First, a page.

LAS VEGAS, USA – “Metro, Metro, Metro, Windows, Windows Windows”. Ballmer, Ballmer, Ballmer! That’s right, we’re at CES and Microsoft’s CEO Steve Ballmer leaves his keynote audience in no doubt about what 2012 will bring.
And Nokia’s phones will be at the centre of the plan. The tiles that you see on a Nokia Lumia phone such as the Lumia 710, Lumia 800 and now Lumia 900 will soon have even more significance, when Windows 8 launches with it’s “no compromise” web experience.
The highlight of the keynote for me comes in the middle of the Xbox section, during a demo of the amazing voice control open to fans of the gaming console. At one point the speaker shows how you can move from your Xbox seamlessly to a hand-held device.
“I just happen to have a Nokia Lumia 900 in my hand, for all those who don’t want to know the score look away now,” he says.
By then it was pretty much a foregone conclusion that Alabama would win, according to a colleague, who just happens to be an Alabama man.
Straight away, the action from Monday’s big game appears on the Nokia Lumia 900‘s 4.3-screen, via the ESPN app.
Then, I know that Nokia and Microsoft are on to a winner.
Soon, the Windows Phone experience will be the most joined-up of any phone on the market, in my opinion.
“Windows phone is the first phone that puts people first,” says Steve Ballmer. He then goes on to list the Nokia Windows phones that will be hitting the North American market: The Nokia Lumia 710 on T-Mobile, the Lumia 800, which will be available in Microsoft stores and the Lumia 900, unveiled by Nokia CEO Stephen Elop two hours earlier.
After a full demo of the Nokia phones’ capabilities on the giant screen, by another speaker, he says of the Lumia 900: “It’s blazing fast on the AT&T network and it will be heavily promoted in the AT&T stores in the next few months.”
Later, what struck me about the keynote was the depth of the Microsoft-Nokia Windows phone partnership. This was underlined by a meeting with Windows wizard Joe Belfiore, corporate vice president and director of Windows Phone Program Management.
He was full of admiration for the Nokia phones and praised their quality and the people who design them.
“Across the line of handsets, Nokia’s craftmanship, attention to detail, focus on design is really something that we’ve been craving,” he told Nokia Conversations.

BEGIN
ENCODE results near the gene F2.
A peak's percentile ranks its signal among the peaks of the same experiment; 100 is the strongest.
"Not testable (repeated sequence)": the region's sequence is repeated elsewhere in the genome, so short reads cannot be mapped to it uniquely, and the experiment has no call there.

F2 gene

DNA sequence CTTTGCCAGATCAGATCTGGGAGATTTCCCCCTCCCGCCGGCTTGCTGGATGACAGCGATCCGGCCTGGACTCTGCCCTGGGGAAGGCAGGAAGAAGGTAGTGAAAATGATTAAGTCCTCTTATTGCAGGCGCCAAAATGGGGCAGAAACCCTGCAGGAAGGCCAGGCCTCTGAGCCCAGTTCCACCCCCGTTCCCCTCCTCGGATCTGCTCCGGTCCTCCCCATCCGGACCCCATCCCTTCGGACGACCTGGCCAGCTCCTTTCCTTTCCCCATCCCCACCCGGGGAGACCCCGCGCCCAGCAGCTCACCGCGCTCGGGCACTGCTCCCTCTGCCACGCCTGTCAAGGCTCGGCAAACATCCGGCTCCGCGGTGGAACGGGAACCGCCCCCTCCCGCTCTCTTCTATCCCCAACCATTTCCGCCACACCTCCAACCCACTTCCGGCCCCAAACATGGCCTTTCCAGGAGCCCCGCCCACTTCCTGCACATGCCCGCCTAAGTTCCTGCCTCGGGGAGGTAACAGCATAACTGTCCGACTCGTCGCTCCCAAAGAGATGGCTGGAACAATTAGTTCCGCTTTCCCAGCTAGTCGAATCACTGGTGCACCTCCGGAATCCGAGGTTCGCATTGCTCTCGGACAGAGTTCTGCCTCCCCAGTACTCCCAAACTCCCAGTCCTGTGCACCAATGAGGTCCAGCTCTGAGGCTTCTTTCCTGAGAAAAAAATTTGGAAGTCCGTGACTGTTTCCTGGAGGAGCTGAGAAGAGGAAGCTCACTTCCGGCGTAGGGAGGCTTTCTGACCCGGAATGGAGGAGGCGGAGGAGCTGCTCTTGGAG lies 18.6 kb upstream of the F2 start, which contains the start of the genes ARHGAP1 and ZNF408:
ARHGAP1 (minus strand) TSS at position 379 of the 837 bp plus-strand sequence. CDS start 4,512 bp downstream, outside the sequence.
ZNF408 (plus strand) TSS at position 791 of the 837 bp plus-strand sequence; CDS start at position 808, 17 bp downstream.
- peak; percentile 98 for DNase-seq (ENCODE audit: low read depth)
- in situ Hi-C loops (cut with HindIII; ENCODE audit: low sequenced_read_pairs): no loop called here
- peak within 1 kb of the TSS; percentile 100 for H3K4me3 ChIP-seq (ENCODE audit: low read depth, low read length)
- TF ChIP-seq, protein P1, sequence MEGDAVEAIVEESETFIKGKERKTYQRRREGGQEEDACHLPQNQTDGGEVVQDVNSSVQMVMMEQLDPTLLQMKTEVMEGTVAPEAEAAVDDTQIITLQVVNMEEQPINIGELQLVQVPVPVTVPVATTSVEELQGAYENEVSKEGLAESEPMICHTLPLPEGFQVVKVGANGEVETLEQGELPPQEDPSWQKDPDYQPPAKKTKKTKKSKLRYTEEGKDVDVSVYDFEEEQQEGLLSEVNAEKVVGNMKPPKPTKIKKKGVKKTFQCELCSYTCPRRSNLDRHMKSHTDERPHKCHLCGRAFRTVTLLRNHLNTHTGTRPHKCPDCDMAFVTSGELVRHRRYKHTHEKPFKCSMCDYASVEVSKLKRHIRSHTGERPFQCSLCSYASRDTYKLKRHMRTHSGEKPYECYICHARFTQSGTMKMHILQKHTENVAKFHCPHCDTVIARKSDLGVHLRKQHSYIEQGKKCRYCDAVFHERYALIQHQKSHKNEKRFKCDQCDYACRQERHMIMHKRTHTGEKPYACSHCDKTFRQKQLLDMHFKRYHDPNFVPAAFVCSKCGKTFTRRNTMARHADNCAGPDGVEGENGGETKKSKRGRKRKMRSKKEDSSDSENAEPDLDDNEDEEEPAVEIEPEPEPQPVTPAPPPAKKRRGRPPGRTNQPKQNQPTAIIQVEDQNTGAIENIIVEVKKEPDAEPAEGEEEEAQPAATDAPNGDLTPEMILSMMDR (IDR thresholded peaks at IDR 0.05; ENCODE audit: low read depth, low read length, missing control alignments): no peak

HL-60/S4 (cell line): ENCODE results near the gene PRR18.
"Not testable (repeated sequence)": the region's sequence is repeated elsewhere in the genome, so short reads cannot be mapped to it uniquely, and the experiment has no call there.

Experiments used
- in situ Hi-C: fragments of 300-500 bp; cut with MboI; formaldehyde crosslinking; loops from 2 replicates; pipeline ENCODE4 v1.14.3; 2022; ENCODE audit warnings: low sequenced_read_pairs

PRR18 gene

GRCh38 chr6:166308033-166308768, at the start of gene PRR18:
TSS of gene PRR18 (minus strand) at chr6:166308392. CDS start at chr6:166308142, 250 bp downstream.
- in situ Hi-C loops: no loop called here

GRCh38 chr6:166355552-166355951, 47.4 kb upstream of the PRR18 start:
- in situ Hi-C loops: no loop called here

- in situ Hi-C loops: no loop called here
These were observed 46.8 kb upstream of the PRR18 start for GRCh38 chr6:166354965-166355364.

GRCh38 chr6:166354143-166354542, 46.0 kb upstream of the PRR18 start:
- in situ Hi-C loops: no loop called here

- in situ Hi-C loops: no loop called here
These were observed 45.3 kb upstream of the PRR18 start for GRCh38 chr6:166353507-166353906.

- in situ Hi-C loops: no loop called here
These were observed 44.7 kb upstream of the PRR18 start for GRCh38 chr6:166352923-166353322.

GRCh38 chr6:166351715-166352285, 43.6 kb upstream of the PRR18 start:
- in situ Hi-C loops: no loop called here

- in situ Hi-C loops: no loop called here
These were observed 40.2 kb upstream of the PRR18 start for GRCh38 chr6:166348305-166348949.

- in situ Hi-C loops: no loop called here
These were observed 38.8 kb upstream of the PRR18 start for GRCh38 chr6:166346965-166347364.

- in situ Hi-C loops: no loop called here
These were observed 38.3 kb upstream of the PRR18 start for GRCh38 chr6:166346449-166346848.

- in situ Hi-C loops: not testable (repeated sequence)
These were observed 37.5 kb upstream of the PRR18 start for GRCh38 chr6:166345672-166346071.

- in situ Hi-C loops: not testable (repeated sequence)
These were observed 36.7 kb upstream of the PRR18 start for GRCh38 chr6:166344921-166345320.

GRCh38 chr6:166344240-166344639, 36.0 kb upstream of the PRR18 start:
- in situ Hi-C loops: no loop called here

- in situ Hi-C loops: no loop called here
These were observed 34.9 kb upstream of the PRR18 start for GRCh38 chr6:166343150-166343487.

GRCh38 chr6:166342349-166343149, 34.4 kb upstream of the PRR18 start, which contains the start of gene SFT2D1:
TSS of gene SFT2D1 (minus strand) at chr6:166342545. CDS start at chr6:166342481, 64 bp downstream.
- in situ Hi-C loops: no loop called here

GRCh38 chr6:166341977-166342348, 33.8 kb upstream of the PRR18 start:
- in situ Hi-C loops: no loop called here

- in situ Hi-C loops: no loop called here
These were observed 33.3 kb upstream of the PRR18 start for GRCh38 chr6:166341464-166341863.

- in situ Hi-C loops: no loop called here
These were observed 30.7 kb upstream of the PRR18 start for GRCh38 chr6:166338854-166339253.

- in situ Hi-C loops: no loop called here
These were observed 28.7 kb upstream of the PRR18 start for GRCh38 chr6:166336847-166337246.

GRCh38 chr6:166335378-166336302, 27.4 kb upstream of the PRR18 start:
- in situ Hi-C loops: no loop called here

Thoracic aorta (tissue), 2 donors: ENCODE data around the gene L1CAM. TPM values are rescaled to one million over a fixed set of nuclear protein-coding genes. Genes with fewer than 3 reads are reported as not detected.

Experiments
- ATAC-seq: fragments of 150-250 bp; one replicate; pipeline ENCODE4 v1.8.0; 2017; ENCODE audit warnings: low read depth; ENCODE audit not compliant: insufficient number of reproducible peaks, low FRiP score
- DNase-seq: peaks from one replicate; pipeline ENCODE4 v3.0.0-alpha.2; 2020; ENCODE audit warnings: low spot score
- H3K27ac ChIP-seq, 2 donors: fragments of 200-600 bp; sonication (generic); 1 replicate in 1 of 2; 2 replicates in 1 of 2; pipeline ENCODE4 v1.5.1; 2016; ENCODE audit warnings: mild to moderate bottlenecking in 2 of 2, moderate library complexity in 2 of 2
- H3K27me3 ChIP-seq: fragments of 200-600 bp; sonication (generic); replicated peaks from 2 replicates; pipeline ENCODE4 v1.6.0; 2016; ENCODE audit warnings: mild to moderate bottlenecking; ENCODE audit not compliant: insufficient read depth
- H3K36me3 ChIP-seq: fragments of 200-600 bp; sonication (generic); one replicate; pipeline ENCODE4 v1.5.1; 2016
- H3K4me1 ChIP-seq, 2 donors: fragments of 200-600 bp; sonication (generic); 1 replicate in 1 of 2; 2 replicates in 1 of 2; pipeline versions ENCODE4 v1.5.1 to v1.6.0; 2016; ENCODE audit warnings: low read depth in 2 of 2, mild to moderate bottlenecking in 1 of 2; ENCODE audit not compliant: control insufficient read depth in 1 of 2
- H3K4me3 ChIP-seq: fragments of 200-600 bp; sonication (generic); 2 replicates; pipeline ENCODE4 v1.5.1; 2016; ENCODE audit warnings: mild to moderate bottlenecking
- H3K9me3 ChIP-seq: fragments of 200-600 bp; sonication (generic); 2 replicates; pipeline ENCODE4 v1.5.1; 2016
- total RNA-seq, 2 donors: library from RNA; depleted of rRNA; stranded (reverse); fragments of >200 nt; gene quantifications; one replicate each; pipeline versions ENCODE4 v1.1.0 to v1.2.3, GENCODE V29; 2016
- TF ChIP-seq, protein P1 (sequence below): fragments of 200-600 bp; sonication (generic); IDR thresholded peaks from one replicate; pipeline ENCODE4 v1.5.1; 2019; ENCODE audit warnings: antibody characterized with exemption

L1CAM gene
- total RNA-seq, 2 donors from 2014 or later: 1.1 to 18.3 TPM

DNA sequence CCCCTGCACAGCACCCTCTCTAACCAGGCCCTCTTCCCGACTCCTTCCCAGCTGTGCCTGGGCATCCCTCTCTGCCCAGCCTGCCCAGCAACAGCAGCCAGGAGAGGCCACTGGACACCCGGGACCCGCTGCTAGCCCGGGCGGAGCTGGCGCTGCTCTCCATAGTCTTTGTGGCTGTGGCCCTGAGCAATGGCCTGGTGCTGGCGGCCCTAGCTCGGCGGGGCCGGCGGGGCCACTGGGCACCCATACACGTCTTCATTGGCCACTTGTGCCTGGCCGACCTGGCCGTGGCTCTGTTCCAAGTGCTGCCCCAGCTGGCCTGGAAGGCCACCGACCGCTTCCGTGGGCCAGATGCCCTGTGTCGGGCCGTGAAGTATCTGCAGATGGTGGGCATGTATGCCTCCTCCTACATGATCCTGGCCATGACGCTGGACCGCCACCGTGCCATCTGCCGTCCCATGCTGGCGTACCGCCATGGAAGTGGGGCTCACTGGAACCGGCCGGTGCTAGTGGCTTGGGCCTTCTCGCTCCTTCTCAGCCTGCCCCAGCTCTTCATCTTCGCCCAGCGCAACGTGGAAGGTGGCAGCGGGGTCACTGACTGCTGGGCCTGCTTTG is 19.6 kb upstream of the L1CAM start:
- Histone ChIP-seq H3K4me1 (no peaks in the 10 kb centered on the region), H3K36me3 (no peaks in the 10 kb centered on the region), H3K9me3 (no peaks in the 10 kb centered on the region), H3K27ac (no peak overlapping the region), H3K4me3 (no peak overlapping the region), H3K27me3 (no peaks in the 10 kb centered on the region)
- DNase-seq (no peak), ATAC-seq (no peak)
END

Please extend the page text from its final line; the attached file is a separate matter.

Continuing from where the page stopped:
“The people on the engineering team that have been building Windows phones have been incredibly happy with the level of quality that we’re seeing from Nokia – the originality, beauty, elegance, all those things, are a great fit for Windows phone.
“We are excited to see Nokia phones coming to the US, but the Lumia 900 in particular, getting a phone on LTE that has the great powerful characteristics: A larger screen, front-facing camera and, by the way, it looks beautiful on that screen. I saw a great demo of it.”
And Joe was keen to point out, that the partnership’s fusion of software and hardware skills is leading to devices that are far less demanding in terms of battery and processing.
“One of the design points from the Windows engineering team is making sure the operating system stacks from the bottom to the top as efficient, high performance to keep the effect on on batteries to a minimum.
“We have a sub-team that is exclusively focused on performance health and battery and I think this characteristic of the operating system is one of its strengths.
“You can build a less expensive phone with better battery life because the OS doesn’t need a huge amount of resources to perform.”
So, the acid test. I asked Joe which phone he was using and he told me: “The Nokia Lumia 800, but I’m looking forward to having a Lumia 900 too.”
To prove it, he pulled his Lumia 800 out of his pocket and proudly showed off his Xbox avatar.